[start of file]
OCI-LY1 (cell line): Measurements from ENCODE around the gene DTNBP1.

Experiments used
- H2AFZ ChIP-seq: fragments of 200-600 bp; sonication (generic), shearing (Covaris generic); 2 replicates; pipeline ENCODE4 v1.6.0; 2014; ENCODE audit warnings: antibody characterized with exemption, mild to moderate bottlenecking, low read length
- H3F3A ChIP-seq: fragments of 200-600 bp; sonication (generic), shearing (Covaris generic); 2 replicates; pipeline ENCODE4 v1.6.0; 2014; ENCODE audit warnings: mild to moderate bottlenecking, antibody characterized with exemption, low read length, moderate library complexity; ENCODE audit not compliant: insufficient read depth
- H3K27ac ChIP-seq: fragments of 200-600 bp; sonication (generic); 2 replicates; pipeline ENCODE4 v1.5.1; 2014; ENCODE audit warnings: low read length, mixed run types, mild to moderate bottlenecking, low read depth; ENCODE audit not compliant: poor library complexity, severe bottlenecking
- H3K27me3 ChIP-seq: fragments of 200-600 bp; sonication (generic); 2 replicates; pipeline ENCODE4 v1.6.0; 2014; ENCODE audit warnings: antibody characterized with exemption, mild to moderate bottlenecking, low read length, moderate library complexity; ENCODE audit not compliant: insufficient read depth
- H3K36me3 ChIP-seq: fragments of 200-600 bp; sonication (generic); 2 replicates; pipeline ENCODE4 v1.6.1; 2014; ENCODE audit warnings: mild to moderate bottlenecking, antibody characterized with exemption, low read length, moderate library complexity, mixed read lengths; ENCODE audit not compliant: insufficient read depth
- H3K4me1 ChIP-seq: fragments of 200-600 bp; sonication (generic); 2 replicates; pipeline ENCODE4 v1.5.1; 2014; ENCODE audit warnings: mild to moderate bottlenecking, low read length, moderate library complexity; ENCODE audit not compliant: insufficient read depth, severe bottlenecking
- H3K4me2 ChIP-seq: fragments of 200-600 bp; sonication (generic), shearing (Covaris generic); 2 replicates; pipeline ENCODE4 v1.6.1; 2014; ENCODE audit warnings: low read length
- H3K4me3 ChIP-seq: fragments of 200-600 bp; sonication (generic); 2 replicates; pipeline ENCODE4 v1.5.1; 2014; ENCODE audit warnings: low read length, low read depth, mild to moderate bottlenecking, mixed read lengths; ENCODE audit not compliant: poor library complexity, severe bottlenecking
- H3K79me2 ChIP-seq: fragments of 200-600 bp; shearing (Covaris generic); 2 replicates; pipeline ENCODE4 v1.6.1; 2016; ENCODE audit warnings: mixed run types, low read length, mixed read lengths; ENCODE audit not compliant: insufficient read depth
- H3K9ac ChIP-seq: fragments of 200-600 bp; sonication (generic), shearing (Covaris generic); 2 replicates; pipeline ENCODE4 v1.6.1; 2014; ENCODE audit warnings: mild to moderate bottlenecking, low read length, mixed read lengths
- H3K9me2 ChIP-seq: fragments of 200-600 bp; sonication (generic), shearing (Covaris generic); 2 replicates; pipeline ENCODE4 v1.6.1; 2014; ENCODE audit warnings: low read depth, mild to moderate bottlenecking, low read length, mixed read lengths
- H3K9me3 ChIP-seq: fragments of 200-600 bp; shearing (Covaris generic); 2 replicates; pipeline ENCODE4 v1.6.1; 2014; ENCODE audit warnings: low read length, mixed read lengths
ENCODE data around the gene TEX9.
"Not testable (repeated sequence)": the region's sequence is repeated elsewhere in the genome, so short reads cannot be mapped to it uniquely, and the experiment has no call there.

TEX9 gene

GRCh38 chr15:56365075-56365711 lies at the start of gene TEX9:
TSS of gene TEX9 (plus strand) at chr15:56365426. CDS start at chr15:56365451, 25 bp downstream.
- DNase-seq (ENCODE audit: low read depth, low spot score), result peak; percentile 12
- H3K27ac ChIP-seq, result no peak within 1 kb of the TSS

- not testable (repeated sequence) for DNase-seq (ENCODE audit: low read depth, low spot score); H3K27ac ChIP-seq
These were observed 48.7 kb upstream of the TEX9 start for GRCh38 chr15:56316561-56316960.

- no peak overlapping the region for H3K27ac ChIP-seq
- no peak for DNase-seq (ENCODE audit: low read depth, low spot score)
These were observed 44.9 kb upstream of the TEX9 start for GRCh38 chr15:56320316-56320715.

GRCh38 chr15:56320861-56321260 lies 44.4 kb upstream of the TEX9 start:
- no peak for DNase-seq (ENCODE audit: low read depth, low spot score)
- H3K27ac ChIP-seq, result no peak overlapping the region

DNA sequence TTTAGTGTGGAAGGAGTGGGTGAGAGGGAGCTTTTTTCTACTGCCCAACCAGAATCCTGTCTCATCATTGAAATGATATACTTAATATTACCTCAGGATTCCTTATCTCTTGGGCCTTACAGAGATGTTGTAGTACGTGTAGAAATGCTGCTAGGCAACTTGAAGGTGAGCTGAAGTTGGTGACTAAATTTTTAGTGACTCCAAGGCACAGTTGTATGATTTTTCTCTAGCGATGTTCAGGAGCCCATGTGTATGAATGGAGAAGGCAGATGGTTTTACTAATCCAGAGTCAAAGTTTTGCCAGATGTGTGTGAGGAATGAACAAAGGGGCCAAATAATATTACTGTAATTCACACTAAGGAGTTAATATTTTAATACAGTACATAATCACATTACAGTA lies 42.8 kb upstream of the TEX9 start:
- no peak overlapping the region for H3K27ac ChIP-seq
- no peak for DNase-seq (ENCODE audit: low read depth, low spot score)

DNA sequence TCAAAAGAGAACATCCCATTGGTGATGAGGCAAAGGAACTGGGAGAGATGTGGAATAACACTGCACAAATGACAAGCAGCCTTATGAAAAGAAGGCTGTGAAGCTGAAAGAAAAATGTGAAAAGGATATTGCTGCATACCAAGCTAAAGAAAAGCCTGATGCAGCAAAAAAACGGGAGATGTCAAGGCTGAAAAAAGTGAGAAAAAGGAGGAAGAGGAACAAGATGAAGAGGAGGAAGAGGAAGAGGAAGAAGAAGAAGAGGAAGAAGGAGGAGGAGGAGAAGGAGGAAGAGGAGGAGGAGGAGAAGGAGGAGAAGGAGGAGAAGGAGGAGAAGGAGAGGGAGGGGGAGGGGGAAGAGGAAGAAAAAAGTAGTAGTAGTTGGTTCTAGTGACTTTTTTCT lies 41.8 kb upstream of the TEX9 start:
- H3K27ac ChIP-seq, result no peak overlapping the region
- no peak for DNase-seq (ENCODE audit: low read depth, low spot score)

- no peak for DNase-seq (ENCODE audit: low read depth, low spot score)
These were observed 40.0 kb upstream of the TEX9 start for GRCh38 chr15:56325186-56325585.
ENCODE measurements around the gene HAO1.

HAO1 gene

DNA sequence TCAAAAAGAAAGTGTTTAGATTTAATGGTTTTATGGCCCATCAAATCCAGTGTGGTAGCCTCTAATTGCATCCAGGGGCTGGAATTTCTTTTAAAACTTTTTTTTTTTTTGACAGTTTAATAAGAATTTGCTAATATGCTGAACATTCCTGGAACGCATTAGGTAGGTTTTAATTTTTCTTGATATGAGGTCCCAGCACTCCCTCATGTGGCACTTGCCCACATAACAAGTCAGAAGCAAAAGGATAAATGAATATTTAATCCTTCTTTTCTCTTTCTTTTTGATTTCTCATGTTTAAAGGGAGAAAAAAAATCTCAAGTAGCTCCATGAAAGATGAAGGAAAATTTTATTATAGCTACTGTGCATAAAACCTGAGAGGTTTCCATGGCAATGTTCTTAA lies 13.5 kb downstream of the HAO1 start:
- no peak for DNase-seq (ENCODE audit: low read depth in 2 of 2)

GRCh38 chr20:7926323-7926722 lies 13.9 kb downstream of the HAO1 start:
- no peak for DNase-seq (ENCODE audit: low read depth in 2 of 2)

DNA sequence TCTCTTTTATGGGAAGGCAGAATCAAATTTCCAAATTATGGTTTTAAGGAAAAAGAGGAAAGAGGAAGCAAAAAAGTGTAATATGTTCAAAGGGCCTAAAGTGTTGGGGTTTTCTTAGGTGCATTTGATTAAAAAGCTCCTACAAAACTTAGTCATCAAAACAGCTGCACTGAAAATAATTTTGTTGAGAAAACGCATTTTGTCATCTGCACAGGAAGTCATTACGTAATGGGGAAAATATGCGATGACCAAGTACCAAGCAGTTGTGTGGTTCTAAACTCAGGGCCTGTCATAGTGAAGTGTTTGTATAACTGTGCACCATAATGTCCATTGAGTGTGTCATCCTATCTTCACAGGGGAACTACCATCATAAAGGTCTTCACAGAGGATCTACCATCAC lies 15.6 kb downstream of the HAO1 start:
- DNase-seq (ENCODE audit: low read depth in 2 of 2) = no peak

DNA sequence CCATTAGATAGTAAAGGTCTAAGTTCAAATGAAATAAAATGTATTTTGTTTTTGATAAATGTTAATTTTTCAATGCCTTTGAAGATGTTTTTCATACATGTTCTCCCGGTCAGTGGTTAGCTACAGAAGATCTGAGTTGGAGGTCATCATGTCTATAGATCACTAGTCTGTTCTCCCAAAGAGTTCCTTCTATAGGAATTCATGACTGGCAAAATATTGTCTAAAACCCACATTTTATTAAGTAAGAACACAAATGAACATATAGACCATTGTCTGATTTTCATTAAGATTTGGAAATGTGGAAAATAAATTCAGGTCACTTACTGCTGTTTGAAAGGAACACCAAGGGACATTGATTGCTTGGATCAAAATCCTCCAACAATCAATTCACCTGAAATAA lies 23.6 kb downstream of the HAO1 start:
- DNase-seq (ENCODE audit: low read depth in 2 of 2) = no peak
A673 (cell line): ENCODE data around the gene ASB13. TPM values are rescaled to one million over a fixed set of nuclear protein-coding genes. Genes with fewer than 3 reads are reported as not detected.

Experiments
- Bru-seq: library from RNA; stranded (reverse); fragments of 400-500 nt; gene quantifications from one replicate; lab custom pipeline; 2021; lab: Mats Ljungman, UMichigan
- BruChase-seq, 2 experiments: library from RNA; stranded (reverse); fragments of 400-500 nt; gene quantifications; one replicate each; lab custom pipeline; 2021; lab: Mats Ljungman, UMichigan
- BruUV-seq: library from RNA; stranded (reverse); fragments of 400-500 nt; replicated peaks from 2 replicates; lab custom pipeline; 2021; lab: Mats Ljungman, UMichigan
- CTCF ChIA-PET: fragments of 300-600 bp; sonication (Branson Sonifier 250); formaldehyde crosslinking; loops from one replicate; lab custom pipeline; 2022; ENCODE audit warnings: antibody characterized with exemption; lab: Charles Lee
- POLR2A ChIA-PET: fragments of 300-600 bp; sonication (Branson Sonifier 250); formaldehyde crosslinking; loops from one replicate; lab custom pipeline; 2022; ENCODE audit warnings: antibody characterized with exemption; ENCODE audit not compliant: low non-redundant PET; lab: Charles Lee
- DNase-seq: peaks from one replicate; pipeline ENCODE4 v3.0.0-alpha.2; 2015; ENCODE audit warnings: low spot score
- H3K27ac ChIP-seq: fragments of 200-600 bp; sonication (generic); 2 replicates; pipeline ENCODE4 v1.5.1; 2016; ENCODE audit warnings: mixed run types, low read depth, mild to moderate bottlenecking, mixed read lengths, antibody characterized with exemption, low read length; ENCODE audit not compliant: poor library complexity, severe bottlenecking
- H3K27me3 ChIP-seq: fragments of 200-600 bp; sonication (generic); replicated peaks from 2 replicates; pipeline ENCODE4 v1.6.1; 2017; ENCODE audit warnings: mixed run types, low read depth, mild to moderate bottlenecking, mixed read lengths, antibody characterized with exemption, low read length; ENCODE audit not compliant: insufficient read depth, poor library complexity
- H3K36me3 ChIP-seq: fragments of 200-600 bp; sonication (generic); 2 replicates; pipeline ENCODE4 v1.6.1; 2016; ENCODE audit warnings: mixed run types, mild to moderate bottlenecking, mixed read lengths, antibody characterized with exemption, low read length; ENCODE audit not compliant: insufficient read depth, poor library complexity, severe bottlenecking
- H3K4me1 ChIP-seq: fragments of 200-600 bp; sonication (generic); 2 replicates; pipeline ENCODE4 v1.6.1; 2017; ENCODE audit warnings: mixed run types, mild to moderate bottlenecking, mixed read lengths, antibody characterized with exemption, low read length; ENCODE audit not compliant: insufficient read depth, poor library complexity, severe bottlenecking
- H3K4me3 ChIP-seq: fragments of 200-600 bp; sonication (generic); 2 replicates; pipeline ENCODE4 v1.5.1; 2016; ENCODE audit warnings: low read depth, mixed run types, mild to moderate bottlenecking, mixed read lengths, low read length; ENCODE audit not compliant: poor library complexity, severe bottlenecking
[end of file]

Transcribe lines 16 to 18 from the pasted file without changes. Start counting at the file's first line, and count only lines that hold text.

"Not testable (repeated sequence)": the region's sequence is repeated elsewhere in the genome, so short reads cannot be mapped to it uniquely, and the experiment has no call there.

TEX9 gene

GRCh38 chr15:56365075-56365711 lies at the start of gene TEX9: